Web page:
I think I came across this as a result of one of your posts, maybe indirectly, a year or two ago. Love at first sniff so I bought up as much as I could online—the bottle in your last photo. One of those rare ones that feels so completely right that it goes straight into the top five without any intervening climb. I guess that makes me an old lady. Thank you!

    • You’re welcome !

      Wearing even the cologne last night, I see now that I really was only experiencing the final notes on my grandmother and that that was how I had mentally processed the scent – even the cologne I put on smelled gorgeous yesterday: it’s as though I have gone all these years without realizing how beautiful the flowers in the bottle are. There is some kind of herbal kick that works so perfectly with the jasmine. I am delighted you also love and wear this one. In what moods does it work best?

      • Hanamini

        I have to say the mood has to be “special”. I would dearly love to be one of those people who can wear their favourite perfumes at any time, so that I don’t die surrounded by a zillion unused bottles of magic, but this Zen is so good I can’t bring myself to wear for everyday. On a recently holiday I spilled some decanted Zen when the cheapie spray canister broke, all over my clothes that I now can’t bring myself to wash. Accidentally is the only way I’m going to get through my supply. So: daytime or nighttime, but something special has to be happening—brilliant sunshine and a trip into the woods, a peaceful vista, a birthday/anniversary, an evening with friends, a stately home visit, a day trip, etc. Zen can’t be sullied by the mundane. The mood is deep, rich, utterly happy, “this is me and I’m doing what I love after having been macerated in flowers”, and not necessarily nocturnal. Is there oakmoss or something in it? What is it that makes it so aromatic?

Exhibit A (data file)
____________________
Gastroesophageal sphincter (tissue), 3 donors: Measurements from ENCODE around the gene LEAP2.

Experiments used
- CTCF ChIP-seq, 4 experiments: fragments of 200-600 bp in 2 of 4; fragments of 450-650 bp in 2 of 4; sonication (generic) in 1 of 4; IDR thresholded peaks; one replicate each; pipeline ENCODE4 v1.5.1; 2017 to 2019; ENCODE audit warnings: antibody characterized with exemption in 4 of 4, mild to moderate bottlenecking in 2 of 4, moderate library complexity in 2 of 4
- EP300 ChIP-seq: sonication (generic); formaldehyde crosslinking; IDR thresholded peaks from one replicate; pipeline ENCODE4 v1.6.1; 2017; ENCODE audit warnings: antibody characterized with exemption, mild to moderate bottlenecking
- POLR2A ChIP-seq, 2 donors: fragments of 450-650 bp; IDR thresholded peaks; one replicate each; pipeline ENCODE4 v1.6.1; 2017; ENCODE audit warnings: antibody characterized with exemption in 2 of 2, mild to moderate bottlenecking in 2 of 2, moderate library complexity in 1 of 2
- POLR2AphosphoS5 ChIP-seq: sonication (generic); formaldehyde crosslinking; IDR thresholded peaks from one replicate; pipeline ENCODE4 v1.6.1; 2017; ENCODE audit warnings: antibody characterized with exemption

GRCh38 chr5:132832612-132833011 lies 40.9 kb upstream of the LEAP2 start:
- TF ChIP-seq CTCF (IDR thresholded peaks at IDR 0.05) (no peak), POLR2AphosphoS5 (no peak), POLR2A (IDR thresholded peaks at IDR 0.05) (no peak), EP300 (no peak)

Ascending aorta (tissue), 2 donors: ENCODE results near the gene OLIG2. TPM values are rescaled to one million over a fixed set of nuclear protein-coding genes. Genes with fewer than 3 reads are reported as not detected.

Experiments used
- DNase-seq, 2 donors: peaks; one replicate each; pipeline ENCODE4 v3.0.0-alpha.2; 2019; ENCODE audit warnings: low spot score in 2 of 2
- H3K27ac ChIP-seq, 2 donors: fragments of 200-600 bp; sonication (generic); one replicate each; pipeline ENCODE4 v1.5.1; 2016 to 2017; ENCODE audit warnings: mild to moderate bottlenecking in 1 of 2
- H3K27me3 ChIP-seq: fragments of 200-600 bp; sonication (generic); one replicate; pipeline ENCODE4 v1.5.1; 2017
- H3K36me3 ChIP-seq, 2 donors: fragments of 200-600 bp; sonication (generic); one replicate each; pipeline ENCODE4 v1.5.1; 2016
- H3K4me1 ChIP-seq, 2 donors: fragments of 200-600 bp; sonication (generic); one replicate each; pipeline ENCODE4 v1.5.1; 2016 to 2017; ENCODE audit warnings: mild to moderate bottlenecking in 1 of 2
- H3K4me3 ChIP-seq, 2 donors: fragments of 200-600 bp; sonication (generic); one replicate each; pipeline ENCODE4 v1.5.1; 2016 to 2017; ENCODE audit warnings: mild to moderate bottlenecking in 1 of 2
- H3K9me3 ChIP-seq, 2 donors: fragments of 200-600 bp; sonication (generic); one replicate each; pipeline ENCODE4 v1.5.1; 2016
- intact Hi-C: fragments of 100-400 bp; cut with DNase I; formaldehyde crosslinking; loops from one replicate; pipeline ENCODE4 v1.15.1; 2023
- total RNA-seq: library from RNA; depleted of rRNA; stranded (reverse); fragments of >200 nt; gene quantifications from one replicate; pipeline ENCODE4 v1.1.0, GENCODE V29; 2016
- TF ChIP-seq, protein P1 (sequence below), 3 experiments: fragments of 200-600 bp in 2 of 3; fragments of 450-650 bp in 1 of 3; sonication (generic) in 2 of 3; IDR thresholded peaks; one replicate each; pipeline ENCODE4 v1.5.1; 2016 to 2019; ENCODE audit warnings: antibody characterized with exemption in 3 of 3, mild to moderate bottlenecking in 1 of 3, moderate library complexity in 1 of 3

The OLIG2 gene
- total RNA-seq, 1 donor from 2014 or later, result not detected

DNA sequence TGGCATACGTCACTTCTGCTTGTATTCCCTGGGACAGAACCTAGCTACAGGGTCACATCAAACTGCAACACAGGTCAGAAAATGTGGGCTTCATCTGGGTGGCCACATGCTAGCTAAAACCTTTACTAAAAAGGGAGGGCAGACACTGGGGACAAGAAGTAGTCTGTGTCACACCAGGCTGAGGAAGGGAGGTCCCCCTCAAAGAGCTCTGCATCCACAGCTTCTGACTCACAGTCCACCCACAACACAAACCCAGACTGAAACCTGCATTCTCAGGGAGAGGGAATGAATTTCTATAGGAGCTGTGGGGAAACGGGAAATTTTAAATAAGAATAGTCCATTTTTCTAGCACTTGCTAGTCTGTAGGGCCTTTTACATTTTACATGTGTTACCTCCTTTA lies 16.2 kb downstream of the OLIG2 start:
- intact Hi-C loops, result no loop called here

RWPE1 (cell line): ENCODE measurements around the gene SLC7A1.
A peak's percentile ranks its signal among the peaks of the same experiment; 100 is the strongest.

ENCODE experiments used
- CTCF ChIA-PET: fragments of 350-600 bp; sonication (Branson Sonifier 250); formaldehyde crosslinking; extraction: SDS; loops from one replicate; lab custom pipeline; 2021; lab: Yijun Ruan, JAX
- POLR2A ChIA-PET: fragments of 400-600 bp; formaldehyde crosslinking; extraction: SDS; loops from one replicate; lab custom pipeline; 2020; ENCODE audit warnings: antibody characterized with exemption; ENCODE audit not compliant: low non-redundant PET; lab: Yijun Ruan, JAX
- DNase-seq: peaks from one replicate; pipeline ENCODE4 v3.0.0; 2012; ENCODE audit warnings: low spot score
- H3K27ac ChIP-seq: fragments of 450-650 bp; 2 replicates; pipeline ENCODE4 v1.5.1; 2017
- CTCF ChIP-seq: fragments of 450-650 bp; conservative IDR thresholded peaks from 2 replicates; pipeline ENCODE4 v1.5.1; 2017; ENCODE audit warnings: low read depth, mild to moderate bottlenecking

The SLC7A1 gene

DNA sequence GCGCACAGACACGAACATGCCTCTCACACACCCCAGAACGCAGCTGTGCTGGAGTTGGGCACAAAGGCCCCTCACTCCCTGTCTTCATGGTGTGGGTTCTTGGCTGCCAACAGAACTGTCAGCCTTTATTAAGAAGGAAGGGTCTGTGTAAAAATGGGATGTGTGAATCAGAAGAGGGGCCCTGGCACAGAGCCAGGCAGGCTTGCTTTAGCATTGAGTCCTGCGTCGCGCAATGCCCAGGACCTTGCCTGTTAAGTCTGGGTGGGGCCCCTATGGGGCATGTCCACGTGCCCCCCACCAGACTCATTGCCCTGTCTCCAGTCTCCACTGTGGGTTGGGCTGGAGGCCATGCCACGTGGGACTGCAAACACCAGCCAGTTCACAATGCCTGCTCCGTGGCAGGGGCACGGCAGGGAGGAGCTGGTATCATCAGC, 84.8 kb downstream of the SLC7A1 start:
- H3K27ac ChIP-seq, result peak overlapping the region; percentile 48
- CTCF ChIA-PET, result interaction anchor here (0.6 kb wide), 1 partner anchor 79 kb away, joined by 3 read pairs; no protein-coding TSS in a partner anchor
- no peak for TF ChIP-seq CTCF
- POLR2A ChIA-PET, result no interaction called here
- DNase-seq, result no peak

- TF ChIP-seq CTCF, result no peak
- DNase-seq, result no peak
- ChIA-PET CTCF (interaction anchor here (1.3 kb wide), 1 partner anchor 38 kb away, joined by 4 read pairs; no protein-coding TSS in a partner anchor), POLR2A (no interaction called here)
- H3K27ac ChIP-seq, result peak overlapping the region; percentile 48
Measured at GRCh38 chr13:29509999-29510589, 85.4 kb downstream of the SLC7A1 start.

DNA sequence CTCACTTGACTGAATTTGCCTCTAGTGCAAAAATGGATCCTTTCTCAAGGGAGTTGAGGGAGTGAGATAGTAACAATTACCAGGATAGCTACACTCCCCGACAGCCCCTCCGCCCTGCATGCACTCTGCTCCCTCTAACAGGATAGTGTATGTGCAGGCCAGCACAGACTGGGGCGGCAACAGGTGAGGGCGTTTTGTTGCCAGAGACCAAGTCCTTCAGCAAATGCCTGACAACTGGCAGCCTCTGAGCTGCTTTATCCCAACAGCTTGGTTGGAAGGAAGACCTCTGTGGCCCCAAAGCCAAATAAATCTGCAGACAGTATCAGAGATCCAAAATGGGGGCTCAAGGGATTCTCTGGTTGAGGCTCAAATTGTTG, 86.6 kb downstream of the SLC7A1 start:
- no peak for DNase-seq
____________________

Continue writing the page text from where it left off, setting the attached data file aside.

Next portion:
• I wonder. But there is definitely a green, herbal aspect that contrasts beautifully with the jasmine. I love your descriptions here of how this makes you feel: extremely evocative. Do you ever get comments on it, or is it just ‘your’ thing that you float about contentedly in?

  4. Andrew

    I wonder how somebody, 50 years from now, in 2071, will describe, say finding a vintage bottle of some very popular perfume at a market, perhaps VANILLA DIORAMA.